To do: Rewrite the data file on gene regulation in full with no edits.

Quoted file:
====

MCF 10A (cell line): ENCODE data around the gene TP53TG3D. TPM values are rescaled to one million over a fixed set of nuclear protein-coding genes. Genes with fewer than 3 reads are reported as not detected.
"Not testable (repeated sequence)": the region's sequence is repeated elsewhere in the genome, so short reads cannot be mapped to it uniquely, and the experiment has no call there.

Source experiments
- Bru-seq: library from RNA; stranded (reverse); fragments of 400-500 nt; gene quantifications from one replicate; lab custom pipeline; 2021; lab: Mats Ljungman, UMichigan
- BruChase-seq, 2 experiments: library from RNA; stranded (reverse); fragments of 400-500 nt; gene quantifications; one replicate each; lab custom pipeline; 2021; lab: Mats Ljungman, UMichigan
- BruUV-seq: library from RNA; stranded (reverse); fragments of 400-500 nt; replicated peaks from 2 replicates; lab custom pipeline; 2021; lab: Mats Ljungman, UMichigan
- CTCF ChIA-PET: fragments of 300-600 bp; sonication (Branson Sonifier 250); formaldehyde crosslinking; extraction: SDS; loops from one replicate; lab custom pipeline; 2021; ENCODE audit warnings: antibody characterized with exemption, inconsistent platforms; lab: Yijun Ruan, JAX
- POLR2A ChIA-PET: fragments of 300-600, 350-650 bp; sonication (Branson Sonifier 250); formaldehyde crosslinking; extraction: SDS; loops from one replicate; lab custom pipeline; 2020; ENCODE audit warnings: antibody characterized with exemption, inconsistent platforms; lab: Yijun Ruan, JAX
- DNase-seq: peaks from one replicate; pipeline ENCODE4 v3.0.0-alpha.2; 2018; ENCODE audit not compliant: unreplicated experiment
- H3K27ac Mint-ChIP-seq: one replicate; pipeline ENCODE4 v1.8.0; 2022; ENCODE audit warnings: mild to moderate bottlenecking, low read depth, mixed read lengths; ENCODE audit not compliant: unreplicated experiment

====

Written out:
MCF 10A (cell line): ENCODE data around the gene TP53TG3D. TPM values are rescaled to one million over a fixed set of nuclear protein-coding genes. Genes with fewer than 3 reads are reported as not detected.
"Not testable (repeated sequence)": the region's sequence is repeated elsewhere in the genome, so short reads cannot be mapped to it uniquely, and the experiment has no call there.

Source experiments
- Bru-seq: library from RNA; stranded (reverse); fragments of 400-500 nt; gene quantifications from one replicate; lab custom pipeline; 2021; lab: Mats Ljungman, UMichigan
- BruChase-seq, 2 experiments: library from RNA; stranded (reverse); fragments of 400-500 nt; gene quantifications; one replicate each; lab custom pipeline; 2021; lab: Mats Ljungman, UMichigan
- BruUV-seq: library from RNA; stranded (reverse); fragments of 400-500 nt; replicated peaks from 2 replicates; lab custom pipeline; 2021; lab: Mats Ljungman, UMichigan
- CTCF ChIA-PET: fragments of 300-600 bp; sonication (Branson Sonifier 250); formaldehyde crosslinking; extraction: SDS; loops from one replicate; lab custom pipeline; 2021; ENCODE audit warnings: antibody characterized with exemption, inconsistent platforms; lab: Yijun Ruan, JAX
- POLR2A ChIA-PET: fragments of 300-600, 350-650 bp; sonication (Branson Sonifier 250); formaldehyde crosslinking; extraction: SDS; loops from one replicate; lab custom pipeline; 2020; ENCODE audit warnings: antibody characterized with exemption, inconsistent platforms; lab: Yijun Ruan, JAX
- DNase-seq: peaks from one replicate; pipeline ENCODE4 v3.0.0-alpha.2; 2018; ENCODE audit not compliant: unreplicated experiment
- H3K27ac Mint-ChIP-seq: one replicate; pipeline ENCODE4 v1.8.0; 2022; ENCODE audit warnings: mild to moderate bottlenecking, low read depth, mixed read lengths; ENCODE audit not compliant: unreplicated experiment